2 mins read
January 19, 2023

Banking the unbanked: where fintechs can provide support

Banking the unbanked: where fintechs can provide support

Today, people have access to various innovative applications, products, and services to manage their finances – doing everything from simple tasks like checking bank balances to more complicated endeavours like investing. 

But even as new fintech innovations and challenger banks have swept in to provide more choice when it comes to money management, many individuals in the UK remain ‘unbanked’ – they can’t get access to traditional banking services. These households are pushed to use high-cost alternatives for their transactional needs and may be hindered by a lack of access to credit when they need it. In turn, this can have a severe impact on their financial wellness and overall welfare.

According to research from the Financial Conduct Authority (FCA), the unbanked population in the UK amounted to 1.2 million adults in 2020, while many more are heavily reliant on cash and unsuitable financial products to get by.

Particularly now, as the cost of living remains high, banks, fintechs and businesses branching out into the world of financial services have a duty to provide new solutions that meet people at the point of need and foster greater financial inclusion. 

Here’s why…

Customer-centric solutions

Ultimately, all customers have unique financial requirements, so a one-size-fits-all approach to product development will never be the most effective in delivering against their needs. 

Solving financial exclusion and ensuring that people who currently use financial services never find themselves locked out of the banking ecosystem means engaging with consumers directly – harnessing data and completing primary research to build an offering that truly fits their customer needs. 

Today, banks and fintechs can capture a wealth of data to refine their products and develop new features. For example, looking at product utilisation in different demographics, as well as the contexts in which certain products are used, can make all the difference when delivering targeted solutions.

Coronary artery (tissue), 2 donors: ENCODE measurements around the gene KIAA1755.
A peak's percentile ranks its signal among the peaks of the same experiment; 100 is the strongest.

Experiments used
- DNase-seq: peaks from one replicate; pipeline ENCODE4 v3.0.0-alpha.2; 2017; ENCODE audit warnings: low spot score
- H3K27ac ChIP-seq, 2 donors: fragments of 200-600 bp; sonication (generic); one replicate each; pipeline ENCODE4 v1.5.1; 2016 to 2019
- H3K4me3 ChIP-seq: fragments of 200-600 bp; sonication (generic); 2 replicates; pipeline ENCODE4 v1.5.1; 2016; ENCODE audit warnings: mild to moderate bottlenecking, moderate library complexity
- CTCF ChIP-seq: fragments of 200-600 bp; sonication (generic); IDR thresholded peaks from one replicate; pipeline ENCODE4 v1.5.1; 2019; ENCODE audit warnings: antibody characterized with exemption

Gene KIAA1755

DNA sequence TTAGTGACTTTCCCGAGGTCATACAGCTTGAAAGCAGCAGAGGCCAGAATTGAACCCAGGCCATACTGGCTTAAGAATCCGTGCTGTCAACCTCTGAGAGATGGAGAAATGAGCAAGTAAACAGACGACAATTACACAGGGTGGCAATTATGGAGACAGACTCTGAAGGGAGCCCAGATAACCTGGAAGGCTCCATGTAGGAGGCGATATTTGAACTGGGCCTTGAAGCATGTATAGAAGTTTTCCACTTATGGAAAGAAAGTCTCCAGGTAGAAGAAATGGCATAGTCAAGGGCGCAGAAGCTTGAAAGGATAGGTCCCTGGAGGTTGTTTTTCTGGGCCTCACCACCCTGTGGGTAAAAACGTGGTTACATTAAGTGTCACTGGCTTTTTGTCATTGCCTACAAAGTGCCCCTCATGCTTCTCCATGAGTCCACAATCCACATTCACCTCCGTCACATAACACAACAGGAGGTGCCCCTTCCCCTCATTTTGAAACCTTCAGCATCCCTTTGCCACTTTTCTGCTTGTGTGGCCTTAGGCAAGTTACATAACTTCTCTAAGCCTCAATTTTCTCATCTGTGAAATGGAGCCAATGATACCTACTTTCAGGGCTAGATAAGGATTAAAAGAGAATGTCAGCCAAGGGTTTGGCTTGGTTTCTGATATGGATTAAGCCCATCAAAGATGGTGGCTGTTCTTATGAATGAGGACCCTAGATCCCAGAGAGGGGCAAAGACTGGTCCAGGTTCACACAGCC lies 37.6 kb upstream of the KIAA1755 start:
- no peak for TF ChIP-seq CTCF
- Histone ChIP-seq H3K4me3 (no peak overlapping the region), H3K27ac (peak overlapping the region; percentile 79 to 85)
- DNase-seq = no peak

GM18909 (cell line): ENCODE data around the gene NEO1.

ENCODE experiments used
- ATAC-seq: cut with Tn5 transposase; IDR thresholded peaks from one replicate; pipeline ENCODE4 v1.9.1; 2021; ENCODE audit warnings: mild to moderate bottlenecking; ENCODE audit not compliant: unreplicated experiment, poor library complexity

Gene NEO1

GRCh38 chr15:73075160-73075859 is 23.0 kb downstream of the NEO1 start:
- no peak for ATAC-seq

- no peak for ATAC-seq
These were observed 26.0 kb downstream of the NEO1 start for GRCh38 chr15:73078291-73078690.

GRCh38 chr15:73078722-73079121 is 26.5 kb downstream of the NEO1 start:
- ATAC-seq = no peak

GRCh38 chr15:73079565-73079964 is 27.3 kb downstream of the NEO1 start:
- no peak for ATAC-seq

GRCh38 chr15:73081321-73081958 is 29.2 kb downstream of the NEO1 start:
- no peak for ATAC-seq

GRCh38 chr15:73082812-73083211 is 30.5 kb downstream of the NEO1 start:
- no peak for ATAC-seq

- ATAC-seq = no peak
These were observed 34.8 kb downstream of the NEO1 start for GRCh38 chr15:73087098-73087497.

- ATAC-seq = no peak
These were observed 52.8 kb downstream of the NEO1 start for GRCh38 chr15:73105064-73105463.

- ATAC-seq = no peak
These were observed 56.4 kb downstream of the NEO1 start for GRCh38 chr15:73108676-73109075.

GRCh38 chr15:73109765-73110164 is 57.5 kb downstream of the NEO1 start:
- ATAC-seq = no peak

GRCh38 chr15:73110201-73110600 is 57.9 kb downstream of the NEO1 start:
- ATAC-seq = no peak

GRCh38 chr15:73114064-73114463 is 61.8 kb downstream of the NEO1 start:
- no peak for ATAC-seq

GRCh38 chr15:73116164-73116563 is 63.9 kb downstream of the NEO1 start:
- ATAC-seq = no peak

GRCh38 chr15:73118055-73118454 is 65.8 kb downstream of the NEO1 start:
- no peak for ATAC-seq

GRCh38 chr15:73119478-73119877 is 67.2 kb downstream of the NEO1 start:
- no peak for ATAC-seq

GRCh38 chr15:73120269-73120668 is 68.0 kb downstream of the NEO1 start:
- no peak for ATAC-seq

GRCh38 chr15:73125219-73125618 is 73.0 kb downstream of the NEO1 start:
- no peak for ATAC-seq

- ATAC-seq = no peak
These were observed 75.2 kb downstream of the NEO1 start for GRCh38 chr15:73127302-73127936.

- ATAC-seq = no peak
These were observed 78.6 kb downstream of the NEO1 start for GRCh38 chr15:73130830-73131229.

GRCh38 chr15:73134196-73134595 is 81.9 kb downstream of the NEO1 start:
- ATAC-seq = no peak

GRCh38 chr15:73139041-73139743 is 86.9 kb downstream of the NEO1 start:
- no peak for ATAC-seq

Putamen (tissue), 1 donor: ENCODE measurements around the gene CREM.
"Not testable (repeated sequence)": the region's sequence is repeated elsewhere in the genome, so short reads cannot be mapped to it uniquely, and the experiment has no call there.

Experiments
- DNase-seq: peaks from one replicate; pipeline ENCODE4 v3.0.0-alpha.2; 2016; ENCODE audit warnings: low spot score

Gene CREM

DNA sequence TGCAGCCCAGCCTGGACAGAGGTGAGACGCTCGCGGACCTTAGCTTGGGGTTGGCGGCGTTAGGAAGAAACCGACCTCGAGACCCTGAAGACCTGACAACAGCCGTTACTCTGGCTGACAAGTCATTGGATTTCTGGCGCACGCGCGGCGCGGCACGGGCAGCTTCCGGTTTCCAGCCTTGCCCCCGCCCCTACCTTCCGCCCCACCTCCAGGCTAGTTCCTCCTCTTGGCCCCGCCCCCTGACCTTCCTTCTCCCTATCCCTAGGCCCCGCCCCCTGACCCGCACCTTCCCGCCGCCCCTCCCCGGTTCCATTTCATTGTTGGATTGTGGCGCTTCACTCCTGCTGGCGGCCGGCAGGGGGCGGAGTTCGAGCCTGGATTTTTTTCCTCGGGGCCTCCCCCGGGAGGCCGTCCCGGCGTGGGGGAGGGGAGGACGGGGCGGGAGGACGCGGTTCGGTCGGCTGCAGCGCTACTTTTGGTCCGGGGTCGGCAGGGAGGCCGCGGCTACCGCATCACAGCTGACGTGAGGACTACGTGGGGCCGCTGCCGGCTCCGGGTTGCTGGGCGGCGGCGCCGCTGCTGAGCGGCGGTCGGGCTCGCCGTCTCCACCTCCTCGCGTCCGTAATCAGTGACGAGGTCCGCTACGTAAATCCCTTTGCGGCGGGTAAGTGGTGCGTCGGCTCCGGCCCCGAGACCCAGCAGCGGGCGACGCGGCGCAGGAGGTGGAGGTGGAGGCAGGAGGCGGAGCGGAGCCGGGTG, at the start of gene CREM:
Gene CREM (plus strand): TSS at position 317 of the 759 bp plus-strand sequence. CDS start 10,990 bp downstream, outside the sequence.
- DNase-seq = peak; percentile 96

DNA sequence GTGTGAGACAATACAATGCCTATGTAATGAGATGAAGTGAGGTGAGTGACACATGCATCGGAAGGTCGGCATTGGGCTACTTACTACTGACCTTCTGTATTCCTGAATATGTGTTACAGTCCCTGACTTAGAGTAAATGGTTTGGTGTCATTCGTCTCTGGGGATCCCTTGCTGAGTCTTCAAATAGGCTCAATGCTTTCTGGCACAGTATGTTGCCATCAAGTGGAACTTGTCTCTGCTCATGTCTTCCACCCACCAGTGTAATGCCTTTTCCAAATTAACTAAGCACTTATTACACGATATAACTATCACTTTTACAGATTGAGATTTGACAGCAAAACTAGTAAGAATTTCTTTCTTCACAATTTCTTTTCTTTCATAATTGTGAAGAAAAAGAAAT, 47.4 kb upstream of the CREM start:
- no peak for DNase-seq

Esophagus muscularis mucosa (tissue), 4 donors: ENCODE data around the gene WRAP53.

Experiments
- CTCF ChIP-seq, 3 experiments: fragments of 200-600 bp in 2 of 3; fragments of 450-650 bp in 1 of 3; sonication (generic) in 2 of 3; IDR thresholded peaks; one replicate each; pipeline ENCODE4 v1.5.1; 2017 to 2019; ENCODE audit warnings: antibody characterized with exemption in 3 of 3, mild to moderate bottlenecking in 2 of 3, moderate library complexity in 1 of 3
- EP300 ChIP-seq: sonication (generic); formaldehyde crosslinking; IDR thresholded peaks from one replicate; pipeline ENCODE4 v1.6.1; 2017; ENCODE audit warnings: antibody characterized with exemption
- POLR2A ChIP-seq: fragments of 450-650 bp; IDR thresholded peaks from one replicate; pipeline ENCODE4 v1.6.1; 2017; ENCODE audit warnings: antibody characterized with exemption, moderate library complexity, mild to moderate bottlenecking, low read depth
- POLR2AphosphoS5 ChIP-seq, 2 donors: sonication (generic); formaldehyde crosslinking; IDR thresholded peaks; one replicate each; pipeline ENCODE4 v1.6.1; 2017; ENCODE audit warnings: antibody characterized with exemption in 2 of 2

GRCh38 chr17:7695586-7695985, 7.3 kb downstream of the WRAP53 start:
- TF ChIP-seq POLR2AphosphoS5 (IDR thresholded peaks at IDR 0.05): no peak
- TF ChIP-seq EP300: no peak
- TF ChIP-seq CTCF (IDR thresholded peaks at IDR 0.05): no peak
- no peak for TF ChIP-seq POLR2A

Likewise, financial support should be made-to-measure. This means interactive financial education and tools integrated seamlessly into the user experience – for example, the ability to flag repayment problems before a customer goes into arrears or personalised ‘nudges’ that highlight both positive and negative financial behaviour. These solutions go far beyond the standard resources offered in banking applications, taking proactive steps to bolster financial literacy and well-being.

Why partnerships matter

Most fintechs today have a ‘better together’ mentality – the idea that they can create something truly meaningful by working with complementary charities, non-profits, and institutions. 

These collaborative initiatives allow fintechs to do what they do best – putting their technology and financial expertise to good use with the guiding hand of expert organisations like the Good Things Foundation and The Financial Inclusion Commission, who can provide a fuller understanding of the behavioural and social contexts of the un- and underbanked. With this knowledge, banks and fintechs can pilot new ways of supporting affected people and raise awareness so that nobody is left in the dark.

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